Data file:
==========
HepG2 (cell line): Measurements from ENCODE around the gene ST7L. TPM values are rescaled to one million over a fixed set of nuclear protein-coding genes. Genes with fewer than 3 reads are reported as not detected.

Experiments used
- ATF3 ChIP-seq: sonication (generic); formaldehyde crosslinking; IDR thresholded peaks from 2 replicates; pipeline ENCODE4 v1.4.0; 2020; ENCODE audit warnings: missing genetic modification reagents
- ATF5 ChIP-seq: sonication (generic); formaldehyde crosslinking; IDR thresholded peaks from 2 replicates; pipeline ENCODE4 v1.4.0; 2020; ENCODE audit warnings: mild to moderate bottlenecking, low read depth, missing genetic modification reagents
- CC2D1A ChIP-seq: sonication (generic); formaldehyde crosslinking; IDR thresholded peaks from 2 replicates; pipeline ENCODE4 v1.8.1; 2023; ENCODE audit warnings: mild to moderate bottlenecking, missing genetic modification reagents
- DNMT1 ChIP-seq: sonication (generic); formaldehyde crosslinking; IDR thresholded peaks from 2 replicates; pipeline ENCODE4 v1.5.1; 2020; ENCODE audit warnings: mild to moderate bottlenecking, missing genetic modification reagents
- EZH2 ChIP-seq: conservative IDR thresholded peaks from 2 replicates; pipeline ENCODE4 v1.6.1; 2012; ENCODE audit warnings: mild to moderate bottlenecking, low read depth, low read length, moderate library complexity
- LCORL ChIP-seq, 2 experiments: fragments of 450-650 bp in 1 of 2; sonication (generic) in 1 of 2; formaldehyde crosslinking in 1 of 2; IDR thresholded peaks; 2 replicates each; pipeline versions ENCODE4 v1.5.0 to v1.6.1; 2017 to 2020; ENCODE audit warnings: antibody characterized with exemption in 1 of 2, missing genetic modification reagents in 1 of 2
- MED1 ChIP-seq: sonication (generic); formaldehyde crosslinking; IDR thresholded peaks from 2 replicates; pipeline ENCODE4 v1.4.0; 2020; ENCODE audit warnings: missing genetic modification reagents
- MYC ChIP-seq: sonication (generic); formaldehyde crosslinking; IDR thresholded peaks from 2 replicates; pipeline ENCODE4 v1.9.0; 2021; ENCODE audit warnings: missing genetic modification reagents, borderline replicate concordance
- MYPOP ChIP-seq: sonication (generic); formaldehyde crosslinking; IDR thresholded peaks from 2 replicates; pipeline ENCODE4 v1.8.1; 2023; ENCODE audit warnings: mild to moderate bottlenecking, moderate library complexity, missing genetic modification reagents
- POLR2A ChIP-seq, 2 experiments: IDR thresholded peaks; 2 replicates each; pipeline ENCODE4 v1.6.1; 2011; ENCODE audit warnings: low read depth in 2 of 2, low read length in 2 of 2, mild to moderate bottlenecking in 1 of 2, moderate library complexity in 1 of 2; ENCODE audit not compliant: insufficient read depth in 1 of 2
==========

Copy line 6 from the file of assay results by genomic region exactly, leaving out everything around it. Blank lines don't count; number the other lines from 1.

- DNMT1 ChIP-seq: sonication (generic); formaldehyde crosslinking; IDR thresholded peaks from 2 replicates; pipeline ENCODE4 v1.5.1; 2020; ENCODE audit warnings: mild to moderate bottlenecking, missing genetic modification reagents